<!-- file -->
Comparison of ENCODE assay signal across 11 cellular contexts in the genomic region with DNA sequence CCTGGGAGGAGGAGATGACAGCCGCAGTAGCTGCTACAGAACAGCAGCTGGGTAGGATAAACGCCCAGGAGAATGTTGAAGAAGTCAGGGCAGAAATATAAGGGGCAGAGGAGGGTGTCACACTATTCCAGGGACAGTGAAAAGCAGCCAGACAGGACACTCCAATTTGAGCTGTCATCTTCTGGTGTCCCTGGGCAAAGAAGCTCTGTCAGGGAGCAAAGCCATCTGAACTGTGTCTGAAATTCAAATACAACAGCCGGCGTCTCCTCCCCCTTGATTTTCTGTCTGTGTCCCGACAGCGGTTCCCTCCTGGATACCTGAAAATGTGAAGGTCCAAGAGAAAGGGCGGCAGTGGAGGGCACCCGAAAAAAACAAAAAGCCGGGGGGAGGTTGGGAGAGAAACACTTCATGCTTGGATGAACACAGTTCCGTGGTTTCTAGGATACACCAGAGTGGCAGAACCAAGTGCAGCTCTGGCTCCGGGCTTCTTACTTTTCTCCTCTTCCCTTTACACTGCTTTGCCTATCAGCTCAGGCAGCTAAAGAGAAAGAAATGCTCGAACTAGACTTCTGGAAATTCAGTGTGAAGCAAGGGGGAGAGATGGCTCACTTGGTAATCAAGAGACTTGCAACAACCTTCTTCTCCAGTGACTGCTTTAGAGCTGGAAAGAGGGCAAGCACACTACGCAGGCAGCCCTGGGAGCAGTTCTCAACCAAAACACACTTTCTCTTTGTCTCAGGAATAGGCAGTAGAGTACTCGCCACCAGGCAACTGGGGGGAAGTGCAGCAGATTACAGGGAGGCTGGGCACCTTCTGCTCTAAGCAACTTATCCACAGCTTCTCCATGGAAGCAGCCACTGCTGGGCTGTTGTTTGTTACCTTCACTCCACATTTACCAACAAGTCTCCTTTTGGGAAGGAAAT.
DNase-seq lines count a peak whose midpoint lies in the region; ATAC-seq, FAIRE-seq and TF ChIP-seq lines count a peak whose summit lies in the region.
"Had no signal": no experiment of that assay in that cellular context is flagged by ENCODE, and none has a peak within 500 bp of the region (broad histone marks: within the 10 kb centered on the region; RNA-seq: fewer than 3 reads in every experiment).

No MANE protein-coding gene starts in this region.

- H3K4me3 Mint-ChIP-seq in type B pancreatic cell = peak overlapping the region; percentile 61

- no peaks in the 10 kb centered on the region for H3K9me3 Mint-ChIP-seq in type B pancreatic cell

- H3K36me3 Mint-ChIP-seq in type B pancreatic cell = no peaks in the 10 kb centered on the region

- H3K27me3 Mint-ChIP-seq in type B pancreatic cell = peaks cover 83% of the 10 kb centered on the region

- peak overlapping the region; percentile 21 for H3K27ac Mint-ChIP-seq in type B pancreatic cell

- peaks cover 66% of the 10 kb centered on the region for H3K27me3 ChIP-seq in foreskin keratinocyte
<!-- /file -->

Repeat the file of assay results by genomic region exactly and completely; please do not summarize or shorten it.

Comparison of ENCODE assay signal across 11 cellular contexts in the genomic region with DNA sequence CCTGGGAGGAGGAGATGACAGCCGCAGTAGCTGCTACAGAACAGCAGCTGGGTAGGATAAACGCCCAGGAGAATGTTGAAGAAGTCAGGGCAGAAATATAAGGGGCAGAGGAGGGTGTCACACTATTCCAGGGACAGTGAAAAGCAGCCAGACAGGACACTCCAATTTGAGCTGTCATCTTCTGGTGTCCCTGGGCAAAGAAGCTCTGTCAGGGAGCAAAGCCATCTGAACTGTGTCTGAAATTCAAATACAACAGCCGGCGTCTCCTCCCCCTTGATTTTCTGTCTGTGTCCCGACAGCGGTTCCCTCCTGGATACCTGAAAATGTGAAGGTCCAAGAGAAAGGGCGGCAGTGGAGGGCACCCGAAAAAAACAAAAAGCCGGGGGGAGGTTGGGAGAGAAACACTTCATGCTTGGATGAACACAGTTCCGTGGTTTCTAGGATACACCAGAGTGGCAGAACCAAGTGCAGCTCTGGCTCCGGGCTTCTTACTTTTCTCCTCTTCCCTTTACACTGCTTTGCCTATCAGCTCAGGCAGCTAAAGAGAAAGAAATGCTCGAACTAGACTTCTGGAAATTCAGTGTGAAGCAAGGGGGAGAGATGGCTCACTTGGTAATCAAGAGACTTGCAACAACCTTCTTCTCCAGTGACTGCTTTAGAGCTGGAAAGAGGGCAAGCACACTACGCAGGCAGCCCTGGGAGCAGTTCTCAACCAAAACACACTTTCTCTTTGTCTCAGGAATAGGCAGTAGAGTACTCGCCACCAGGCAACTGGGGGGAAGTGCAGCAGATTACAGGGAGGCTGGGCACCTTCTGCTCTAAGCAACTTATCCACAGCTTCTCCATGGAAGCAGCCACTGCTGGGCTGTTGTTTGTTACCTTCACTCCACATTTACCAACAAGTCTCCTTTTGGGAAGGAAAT.
DNase-seq lines count a peak whose midpoint lies in the region; ATAC-seq, FAIRE-seq and TF ChIP-seq lines count a peak whose summit lies in the region.
"Had no signal": no experiment of that assay in that cellular context is flagged by ENCODE, and none has a peak within 500 bp of the region (broad histone marks: within the 10 kb centered on the region; RNA-seq: fewer than 3 reads in every experiment).

No MANE protein-coding gene starts in this region.

- H3K4me3 Mint-ChIP-seq in type B pancreatic cell = peak overlapping the region; percentile 61

- no peaks in the 10 kb centered on the region for H3K9me3 Mint-ChIP-seq in type B pancreatic cell

- H3K36me3 Mint-ChIP-seq in type B pancreatic cell = no peaks in the 10 kb centered on the region

- H3K27me3 Mint-ChIP-seq in type B pancreatic cell = peaks cover 83% of the 10 kb centered on the region

- peak overlapping the region; percentile 21 for H3K27ac Mint-ChIP-seq in type B pancreatic cell

- peaks cover 66% of the 10 kb centered on the region for H3K27me3 ChIP-seq in foreskin keratinocyte